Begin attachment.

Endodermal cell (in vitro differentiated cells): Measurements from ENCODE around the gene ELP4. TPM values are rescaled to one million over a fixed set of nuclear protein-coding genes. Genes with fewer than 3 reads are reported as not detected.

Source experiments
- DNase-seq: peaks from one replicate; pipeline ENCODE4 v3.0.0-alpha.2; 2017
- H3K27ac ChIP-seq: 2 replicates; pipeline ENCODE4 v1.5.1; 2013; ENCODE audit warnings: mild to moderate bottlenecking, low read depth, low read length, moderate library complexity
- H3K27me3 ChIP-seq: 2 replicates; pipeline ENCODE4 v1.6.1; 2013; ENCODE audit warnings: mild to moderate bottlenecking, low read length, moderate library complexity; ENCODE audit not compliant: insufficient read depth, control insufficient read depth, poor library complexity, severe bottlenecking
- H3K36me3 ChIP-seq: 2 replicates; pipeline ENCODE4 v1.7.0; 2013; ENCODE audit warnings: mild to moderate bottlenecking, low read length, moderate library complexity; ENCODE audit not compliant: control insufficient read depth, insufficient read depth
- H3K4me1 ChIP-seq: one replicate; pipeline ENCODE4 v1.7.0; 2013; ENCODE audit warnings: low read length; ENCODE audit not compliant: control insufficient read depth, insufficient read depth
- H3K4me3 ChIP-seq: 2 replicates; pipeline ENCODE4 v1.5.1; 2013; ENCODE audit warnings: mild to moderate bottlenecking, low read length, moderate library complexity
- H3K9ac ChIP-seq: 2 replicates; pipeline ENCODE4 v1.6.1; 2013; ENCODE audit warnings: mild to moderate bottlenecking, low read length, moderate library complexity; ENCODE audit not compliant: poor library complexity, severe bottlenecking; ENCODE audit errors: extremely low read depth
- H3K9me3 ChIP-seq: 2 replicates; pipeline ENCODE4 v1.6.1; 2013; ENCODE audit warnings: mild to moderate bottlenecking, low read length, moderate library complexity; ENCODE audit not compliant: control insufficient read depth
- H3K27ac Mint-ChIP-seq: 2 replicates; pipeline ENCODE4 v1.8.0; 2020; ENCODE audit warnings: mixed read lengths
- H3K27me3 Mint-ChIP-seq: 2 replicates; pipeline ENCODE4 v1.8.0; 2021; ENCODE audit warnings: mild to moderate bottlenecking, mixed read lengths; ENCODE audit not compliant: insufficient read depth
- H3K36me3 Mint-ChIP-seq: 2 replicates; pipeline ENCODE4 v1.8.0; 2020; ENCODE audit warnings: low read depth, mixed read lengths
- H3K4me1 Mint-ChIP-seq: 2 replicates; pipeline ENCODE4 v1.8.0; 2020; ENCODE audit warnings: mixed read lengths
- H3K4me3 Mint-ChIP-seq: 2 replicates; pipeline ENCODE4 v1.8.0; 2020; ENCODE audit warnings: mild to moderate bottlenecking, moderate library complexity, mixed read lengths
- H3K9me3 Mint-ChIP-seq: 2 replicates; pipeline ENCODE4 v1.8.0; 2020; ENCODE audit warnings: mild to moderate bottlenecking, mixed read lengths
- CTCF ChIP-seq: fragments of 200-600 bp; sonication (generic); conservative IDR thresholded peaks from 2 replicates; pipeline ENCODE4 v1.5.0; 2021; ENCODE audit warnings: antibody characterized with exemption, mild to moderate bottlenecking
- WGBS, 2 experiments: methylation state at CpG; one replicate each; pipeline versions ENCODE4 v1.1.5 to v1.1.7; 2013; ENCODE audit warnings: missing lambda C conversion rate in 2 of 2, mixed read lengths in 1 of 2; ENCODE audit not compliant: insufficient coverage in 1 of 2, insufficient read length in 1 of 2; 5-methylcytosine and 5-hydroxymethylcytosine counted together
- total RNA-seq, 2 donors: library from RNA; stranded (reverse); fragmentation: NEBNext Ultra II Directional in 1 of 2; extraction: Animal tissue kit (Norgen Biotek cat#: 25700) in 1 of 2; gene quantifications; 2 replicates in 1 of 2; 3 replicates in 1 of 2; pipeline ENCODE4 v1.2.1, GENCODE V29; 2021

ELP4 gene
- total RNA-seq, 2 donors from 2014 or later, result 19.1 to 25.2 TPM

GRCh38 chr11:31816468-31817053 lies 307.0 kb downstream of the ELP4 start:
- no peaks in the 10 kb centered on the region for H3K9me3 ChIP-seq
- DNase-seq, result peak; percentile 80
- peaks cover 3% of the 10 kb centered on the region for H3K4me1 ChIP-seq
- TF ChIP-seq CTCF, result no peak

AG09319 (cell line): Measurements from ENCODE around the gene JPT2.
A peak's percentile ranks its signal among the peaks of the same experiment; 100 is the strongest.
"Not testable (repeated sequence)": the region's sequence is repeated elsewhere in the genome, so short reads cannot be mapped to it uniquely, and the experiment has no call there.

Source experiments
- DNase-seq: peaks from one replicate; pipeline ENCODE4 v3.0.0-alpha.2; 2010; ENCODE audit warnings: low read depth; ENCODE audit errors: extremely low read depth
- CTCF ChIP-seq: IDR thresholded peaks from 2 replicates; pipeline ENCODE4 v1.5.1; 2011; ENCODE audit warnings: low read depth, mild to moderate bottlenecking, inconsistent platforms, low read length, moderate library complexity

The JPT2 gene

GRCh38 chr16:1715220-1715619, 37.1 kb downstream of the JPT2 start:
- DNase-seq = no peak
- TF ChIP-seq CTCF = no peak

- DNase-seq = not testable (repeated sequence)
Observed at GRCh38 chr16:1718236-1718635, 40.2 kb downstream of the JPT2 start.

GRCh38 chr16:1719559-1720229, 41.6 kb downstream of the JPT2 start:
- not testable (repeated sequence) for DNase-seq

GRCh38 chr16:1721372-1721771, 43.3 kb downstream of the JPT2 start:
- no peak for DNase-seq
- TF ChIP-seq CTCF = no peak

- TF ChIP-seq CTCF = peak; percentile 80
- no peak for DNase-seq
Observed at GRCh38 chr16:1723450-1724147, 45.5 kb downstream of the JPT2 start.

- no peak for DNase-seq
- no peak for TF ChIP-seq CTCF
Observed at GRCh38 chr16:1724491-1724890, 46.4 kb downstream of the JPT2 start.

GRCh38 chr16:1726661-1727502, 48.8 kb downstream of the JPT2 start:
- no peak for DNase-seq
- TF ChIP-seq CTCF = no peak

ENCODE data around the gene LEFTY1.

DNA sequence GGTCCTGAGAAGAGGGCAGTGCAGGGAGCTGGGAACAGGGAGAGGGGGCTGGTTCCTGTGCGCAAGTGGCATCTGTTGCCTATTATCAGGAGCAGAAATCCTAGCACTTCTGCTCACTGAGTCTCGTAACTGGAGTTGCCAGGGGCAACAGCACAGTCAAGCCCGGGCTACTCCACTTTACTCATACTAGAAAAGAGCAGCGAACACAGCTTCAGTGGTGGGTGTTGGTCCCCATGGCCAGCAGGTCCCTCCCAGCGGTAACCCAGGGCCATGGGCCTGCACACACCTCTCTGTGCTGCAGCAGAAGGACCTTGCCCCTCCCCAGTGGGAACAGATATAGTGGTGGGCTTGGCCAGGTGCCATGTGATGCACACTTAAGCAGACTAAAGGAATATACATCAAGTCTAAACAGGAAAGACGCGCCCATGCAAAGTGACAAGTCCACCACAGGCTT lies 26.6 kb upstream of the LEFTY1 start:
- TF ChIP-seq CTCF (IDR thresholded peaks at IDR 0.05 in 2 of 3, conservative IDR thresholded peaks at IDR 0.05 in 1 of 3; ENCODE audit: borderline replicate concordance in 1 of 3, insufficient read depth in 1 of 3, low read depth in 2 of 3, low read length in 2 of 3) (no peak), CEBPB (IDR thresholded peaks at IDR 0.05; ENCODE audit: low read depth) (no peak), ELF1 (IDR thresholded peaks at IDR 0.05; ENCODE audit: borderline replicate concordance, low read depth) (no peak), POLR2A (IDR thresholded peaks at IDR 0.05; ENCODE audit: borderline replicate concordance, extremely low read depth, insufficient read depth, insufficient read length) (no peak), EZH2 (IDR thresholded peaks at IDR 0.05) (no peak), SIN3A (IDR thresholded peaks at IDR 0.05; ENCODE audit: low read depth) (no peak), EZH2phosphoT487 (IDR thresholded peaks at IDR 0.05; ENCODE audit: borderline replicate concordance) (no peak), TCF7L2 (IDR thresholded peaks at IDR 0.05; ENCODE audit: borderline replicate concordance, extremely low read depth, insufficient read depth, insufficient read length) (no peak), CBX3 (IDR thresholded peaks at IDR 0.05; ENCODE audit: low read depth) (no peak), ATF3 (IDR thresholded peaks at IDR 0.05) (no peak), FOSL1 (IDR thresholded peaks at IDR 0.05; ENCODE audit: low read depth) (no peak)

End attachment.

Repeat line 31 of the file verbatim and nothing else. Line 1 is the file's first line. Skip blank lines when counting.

- DNase-seq: peaks from one replicate; pipeline ENCODE4 v3.0.0-alpha.2; 2010; ENCODE audit warnings: low read depth; ENCODE audit errors: extremely low read depth